Guide Henri Bergson: A Study in Radical Evolution

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Madelrieux, in turn, reads in this move the seeds of the marriage of pragmatism truth with pluralism reality-experience. In fact, following such a reconstruction, according to Bergson the conclusions about the pluralistic character of experience and reality at which James would arrive are nothing but a corollary of his pragmatic conception of truth, that in its turn cannot be understood independently from such conclusions.

According to such third axe, whose pith is explored by James in his Principles of Psychology , being our mental constitution built as to form a stream of consciousness in which we subjects of experience are connected in a dynamic and practical way with its very objects, the truths which we predicate would be a function of our very attitude to reality.

This anti-spectatorial picture of the mind would represents the backup for the pragmatist picture of truth animating Pragmatism , and reflects the two kinds of truths that Bergson reads in the text: respectively, artificial and spiritual truths Both kinds of truths are grounded in reality, but while the former express our coping with reality with the purpose of achieving some artificial goals, the latter convey our penetration of reality with the purpose of achieving some goals that would exalt its inner and most intimate aspects.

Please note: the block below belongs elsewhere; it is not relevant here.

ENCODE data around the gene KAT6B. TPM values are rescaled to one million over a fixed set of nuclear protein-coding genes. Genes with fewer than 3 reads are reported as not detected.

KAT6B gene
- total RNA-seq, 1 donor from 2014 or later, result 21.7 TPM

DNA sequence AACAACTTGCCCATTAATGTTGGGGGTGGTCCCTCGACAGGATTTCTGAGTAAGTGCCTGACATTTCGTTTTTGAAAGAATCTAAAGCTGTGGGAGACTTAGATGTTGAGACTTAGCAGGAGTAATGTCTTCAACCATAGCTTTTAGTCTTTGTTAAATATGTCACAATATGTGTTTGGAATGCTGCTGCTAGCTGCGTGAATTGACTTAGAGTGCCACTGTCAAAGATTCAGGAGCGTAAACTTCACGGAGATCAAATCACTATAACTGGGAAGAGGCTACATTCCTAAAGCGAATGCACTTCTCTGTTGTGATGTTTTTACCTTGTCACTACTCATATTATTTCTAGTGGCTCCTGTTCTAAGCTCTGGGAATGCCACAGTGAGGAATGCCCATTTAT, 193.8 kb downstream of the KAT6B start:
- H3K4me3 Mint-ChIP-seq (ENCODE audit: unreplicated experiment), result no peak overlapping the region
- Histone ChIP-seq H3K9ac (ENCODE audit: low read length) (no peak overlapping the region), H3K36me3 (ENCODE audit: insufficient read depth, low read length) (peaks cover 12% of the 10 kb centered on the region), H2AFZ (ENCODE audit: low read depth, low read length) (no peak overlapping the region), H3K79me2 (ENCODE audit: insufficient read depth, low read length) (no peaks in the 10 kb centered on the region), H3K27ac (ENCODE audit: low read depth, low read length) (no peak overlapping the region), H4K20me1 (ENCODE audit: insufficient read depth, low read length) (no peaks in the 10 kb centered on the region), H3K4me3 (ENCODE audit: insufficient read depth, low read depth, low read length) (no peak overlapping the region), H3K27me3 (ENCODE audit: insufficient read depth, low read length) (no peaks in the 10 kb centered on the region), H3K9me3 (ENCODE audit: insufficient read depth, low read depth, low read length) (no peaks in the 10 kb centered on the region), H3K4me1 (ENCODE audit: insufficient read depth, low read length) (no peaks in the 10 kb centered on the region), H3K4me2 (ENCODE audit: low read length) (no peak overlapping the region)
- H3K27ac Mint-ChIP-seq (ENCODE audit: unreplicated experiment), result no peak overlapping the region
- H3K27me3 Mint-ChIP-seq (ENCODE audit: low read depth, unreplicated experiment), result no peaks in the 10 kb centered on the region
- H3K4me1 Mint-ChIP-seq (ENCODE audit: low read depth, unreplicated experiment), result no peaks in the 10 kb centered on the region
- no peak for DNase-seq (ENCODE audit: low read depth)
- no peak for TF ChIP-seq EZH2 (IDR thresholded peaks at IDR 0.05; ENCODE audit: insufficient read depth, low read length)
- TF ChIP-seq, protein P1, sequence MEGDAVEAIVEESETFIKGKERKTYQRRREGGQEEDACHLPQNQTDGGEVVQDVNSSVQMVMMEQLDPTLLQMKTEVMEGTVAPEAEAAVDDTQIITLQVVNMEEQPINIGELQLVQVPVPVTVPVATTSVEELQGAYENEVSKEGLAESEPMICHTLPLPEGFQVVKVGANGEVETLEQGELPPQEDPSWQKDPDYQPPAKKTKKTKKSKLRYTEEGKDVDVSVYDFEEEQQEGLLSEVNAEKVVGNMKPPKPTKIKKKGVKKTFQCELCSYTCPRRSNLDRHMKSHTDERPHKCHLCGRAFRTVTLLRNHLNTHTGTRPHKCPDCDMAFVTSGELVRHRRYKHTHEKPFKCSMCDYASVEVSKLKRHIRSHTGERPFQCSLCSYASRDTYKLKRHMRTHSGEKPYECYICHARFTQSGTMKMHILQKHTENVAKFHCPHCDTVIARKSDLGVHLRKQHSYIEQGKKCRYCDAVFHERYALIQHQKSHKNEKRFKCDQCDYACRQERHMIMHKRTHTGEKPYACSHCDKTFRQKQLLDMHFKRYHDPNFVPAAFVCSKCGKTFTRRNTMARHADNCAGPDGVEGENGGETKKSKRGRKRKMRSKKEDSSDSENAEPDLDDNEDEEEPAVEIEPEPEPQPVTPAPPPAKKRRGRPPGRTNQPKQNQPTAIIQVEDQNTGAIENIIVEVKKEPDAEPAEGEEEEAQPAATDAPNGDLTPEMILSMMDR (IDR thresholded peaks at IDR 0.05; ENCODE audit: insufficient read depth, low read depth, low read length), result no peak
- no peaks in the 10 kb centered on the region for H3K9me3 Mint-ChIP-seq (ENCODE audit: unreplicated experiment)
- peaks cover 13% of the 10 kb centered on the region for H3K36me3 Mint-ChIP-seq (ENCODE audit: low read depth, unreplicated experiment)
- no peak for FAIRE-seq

It would be the presence of this latter practical introspection to secure the second type of truths, and thus rescue pragmatism from the charges of brute positivism. As Bergson writes, for James truth is an invention , since the kind of agreement with reality it conveys is a practical one in which truths denote future-oriented leadings into reality that are worth while taking.

According to James we in fact invent truths in order to engage with reality and thus, being so, such truths should necessarily be rooted in reality. The active character of our stance toward reality governing our practices of truth causes all our encounters with the world being practical and inventive, and its various articulations mark no metaphysical, but only practical, possibilities within experience.